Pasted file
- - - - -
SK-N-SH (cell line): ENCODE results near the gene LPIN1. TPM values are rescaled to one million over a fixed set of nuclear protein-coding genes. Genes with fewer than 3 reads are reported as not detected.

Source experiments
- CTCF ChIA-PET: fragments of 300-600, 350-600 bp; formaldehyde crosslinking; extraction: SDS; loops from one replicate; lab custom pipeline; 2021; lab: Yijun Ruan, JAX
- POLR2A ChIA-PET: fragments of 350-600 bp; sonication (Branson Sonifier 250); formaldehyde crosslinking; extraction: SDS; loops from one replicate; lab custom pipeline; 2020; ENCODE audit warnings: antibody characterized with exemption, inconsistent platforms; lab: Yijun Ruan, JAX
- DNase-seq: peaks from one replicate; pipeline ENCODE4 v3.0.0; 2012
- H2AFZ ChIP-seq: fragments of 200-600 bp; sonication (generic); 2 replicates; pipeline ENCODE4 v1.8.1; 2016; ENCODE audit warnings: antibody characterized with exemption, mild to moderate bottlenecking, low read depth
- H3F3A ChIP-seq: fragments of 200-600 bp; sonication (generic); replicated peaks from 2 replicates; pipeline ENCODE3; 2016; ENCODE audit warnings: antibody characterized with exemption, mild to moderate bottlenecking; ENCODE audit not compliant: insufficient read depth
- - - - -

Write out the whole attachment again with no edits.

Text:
SK-N-SH (cell line): ENCODE results near the gene LPIN1. TPM values are rescaled to one million over a fixed set of nuclear protein-coding genes. Genes with fewer than 3 reads are reported as not detected.

Source experiments
- CTCF ChIA-PET: fragments of 300-600, 350-600 bp; formaldehyde crosslinking; extraction: SDS; loops from one replicate; lab custom pipeline; 2021; lab: Yijun Ruan, JAX
- POLR2A ChIA-PET: fragments of 350-600 bp; sonication (Branson Sonifier 250); formaldehyde crosslinking; extraction: SDS; loops from one replicate; lab custom pipeline; 2020; ENCODE audit warnings: antibody characterized with exemption, inconsistent platforms; lab: Yijun Ruan, JAX
- DNase-seq: peaks from one replicate; pipeline ENCODE4 v3.0.0; 2012
- H2AFZ ChIP-seq: fragments of 200-600 bp; sonication (generic); 2 replicates; pipeline ENCODE4 v1.8.1; 2016; ENCODE audit warnings: antibody characterized with exemption, mild to moderate bottlenecking, low read depth
- H3F3A ChIP-seq: fragments of 200-600 bp; sonication (generic); replicated peaks from 2 replicates; pipeline ENCODE3; 2016; ENCODE audit warnings: antibody characterized with exemption, mild to moderate bottlenecking; ENCODE audit not compliant: insufficient read depth